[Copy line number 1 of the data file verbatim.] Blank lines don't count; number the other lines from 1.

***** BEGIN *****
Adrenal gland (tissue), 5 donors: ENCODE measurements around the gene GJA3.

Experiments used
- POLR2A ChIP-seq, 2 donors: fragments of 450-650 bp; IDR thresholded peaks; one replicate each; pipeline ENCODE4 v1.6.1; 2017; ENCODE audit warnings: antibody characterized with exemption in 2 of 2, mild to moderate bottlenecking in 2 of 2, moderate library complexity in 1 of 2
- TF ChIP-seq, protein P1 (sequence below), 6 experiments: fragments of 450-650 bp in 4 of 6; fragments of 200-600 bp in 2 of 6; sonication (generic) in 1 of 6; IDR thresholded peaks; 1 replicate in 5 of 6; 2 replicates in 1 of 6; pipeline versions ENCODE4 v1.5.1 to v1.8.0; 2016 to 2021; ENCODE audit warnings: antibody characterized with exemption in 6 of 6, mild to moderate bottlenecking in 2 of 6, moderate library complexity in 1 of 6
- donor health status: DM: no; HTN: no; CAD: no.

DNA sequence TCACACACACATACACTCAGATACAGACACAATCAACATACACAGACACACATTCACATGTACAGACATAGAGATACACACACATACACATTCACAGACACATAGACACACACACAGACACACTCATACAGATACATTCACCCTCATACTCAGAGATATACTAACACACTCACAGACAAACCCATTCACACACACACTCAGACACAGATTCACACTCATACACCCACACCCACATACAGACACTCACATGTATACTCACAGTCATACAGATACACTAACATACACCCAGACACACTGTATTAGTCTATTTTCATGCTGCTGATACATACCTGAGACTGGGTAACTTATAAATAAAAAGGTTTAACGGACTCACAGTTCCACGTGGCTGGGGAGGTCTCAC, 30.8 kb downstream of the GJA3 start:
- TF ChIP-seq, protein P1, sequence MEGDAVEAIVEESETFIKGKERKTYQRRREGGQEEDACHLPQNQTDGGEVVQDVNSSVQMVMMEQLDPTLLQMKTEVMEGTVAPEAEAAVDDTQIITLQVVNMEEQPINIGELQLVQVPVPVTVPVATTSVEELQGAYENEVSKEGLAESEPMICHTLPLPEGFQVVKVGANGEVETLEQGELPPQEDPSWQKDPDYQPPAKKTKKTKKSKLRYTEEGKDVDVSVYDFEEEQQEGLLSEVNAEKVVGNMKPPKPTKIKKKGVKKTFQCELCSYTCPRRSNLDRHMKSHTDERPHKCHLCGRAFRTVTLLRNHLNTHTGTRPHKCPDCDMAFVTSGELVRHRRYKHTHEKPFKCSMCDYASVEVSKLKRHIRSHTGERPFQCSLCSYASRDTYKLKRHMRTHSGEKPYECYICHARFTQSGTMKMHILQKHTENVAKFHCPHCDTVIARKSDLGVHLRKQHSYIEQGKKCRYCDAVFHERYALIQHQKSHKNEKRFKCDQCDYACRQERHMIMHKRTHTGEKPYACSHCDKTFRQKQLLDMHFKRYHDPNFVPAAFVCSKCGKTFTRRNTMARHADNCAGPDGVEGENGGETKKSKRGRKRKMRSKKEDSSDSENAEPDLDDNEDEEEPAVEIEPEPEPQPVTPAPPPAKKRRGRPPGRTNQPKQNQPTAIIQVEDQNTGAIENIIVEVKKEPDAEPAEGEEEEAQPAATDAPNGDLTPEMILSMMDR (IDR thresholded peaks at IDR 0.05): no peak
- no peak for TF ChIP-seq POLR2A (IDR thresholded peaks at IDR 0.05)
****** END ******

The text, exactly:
Adrenal gland (tissue), 5 donors: ENCODE measurements around the gene GJA3.